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The Great Sorting

Ben Rogers: Urban Inequality, 26 April 2018

The New Urban Crisis: Gentrification, Housing Bubbles, Growing Inequality and What We Can Do about It 
by Richard Florida.
Oneworld, 352 pp., £20, September 2017, 978 1 78607 212 2
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... Richard Florida​ has been having second thoughts. In 2002 he argued in The Rise of the Creative Class that the future of advanced economies lay not in manufacturing but in high-skilled areas of the service sector: engineering, design, fashion, media, finance, medicine and law. The industrial revolution had largely originated in cities, but in the 20th century, industry started to move away from them ...

Out of Sight, out of Mind

Frank Kermode: A.J. Ayer’s Winning Ways, 15 July 1999

A.J. Ayer: A Life 
by Ben Rogers.
Chatto, 402 pp., £20, June 1999, 9780701163167
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... A.J. Ayer, says Ben Rogers, had a ‘pampered upbringing, even by Edwardian standards’. He suffered much at prep school, then went to Eton, where he suffered less and got over it. The next move, to Christ Church, was painless. Oxford gave him Gilbert Ryle as his tutor and appointed him to a lectureship before he graduated ...

Ruling the Roast

David A. Bell: A Nation of Beefeaters, 25 September 2003

Beef and Liberty: Roast Beef, John Bull and the English Nation 
by Ben Rogers.
Chatto, 207 pp., £17.99, April 2003, 9780701169800
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... as young as two. Give it a child at an impressionable age, and it will have a customer for life. Ben Rogers is aware of food’s emotional power, and of its ability to create bonds between people. In Beef and Liberty, he has written a whimsical, amusing, informative book about the English and their favourite meat. Long before the phrase ‘you ...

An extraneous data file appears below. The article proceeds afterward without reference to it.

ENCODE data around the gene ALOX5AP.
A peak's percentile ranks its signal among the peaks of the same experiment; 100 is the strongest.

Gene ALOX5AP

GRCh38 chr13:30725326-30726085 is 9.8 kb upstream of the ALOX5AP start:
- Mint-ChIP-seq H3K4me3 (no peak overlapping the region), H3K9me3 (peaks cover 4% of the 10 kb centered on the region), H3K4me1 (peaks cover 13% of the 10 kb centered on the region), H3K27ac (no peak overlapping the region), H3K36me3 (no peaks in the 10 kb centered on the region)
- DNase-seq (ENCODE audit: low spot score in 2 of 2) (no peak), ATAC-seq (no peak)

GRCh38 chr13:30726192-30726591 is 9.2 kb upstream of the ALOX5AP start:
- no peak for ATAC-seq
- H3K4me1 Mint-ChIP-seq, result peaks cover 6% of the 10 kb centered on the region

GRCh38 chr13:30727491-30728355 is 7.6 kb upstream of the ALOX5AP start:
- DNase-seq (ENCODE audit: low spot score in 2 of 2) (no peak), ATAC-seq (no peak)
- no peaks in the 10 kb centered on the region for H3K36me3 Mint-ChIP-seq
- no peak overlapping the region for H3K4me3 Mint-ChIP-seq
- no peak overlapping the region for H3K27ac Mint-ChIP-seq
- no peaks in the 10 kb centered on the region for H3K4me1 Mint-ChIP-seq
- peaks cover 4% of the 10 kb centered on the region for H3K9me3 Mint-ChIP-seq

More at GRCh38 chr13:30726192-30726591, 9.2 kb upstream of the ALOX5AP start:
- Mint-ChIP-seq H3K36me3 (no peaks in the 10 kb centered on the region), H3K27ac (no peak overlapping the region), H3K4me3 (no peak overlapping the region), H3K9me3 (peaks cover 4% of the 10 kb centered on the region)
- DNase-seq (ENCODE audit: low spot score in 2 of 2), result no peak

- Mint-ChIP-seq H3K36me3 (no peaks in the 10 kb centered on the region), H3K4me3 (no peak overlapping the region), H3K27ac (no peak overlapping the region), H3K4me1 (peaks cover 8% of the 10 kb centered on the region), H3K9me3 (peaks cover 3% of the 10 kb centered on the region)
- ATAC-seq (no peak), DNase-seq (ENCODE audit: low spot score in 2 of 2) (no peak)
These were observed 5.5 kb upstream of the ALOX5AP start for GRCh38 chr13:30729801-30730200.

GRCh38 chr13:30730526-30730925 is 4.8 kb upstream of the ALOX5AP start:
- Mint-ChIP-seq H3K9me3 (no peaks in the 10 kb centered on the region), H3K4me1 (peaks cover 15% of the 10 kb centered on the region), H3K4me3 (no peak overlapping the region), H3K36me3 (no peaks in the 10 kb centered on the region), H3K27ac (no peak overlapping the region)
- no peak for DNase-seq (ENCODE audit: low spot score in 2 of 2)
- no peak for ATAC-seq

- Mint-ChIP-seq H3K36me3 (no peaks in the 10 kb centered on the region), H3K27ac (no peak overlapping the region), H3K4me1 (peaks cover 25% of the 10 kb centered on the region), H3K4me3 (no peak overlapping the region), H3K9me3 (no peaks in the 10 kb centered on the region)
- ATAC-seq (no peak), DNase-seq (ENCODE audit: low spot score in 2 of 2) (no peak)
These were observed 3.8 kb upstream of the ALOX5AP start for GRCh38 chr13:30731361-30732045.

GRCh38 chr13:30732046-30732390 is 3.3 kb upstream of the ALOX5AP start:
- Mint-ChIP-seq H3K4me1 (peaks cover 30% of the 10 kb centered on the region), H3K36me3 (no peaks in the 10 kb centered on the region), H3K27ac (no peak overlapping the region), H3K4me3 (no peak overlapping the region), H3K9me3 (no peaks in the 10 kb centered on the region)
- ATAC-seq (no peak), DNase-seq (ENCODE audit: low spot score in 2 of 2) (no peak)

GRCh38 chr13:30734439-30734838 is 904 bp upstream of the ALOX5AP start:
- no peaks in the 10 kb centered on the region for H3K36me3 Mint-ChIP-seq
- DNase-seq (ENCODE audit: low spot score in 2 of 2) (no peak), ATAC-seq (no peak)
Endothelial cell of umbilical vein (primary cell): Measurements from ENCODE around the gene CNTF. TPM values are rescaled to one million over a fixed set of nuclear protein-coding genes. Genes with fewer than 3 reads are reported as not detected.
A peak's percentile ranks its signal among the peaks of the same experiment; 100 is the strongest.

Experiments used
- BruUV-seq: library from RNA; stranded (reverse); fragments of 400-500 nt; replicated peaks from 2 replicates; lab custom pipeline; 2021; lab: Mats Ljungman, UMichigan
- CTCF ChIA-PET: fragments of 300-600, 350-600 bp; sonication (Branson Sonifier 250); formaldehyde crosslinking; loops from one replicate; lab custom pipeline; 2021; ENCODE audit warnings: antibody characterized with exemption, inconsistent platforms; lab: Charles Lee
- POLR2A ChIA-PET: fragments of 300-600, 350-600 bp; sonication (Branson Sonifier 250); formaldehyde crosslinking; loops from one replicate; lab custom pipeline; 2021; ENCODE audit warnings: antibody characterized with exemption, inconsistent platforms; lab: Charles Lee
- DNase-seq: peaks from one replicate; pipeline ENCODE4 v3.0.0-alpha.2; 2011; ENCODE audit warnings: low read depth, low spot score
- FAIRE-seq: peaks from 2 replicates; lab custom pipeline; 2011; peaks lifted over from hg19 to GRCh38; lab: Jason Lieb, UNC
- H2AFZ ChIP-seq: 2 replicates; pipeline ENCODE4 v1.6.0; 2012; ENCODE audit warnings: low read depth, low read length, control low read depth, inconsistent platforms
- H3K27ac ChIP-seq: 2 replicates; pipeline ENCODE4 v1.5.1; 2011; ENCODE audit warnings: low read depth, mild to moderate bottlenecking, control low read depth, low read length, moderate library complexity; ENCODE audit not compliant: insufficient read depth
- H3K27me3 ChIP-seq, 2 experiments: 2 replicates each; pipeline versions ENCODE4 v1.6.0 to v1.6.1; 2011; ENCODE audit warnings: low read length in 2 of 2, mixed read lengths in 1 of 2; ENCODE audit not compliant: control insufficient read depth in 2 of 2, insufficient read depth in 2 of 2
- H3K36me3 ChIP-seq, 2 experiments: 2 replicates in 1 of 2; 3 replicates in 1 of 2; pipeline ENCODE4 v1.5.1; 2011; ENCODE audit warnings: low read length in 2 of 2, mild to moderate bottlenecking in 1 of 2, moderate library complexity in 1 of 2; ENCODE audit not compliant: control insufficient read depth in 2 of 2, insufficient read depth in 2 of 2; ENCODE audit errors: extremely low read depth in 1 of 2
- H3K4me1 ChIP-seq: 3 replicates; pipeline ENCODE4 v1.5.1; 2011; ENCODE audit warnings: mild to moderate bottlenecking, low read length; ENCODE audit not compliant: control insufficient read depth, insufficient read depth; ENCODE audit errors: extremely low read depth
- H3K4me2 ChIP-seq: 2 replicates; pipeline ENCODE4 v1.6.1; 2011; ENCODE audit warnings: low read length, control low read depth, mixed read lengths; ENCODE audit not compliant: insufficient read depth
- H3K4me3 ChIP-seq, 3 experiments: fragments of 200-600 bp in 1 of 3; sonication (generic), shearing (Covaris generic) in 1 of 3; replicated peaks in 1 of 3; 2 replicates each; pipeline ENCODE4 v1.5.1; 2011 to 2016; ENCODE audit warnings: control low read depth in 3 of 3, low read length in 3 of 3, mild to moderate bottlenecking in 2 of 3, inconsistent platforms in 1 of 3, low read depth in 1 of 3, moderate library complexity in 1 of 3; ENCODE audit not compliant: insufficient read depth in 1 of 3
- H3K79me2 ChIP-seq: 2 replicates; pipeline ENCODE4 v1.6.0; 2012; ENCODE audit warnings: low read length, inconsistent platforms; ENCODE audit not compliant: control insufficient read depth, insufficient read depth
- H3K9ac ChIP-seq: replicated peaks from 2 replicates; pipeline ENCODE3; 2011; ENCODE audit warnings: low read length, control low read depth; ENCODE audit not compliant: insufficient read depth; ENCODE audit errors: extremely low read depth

Short Cuts

Thomas Jones: Bookshops, 14 December 2000

... haven’t had a very good year. On 4 January, the first working day of the new millennium, Ben Rogers wrote in the Guardian that he was ‘surprised to wander into the philosophy section’ of their Gower Street store: not very surprising behaviour for a philosopher, you might think, except that he discovered ‘someone’ had ‘divided the whole ...

Against the Current

Paul Rogers: British Sea Power, 6 February 2020

... Sultan Qaboos, died on 10 January, Prince Charles, Boris Johnson, the current defence secretary, Ben Wallace, and the chief of the armed forces, General Sir Nick Carter, were quick to fly out. The new defence accord is surely the reason. Qaboos had ruled for half a century and was treated as a benign head of state by UK governments and the media – if not ...

America and Israel

Ian Gilmour, 18 February 1982

The Struggle for Peace in the Middle East 
by Mahmoud Riad.
Quartet, 365 pp., £11.95, October 1981, 0 7043 2297 8
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Palestinian Self-Determination 
by Hassan Bin Talal.
Quartet, 138 pp., £6.95, July 1981, 0 7043 2312 5
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This Year in Jerusalem 
by Kenneth Cragg.
Darton, Longman and Todd, 192 pp., £5.95, February 1982, 0 232 51524 7
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... for re-election; and then he insisted on Israel’s total evacuation of Sinai in 1957, even though Ben Gurion had claimed that it was not part of Egypt and that it ‘had been liberated’ by the Israelis. Israel, of course, has not controlled every move in America’s Middle Eastern policy. Some – but not all – administrations try to escape that control ...

Mistrial

Michael Davie, 6 June 1985

The Airman and the Carpenter: The Lindbergh Case and the Framing of Richard Hauptmann 
by Ludovic Kennedy.
Collins, 438 pp., £12.95, April 1985, 0 00 217060 4
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... than ten thousand words a day for the Herald Tribune. Celebrities who dropped by included Ginger Rogers, Moss Hart, Lynn Fontanne, Jack Dempsey, Robert ‘Believe-it-or-not’ Ripley, Elsa Maxwell and Jack Benny. They were in court less because of Hauptmann than because of Lindbergh, the biggest celebrity of them all. It is a sign of the passing of time that ...

A Joke Too Far

Colin Burrow: My Favourite Elizabethan, 22 August 2002

Sir John Harington and the Book as Gift 
by Jason Scott-Warren.
Oxford, 273 pp., £45, August 2001, 0 19 924445 6
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... John Heywood, whom Harington greatly admired, but the most spry anticipate the sharpness of Ben Jonson, which is probably why Jonson was keen to dismiss them in conversation with William Drummond as ‘but narrations’. His most lastingly popular epigram was ‘Treason doth neuer prosper? What’s the reason?/for if it prosper, none dare call it ...

Foreign Body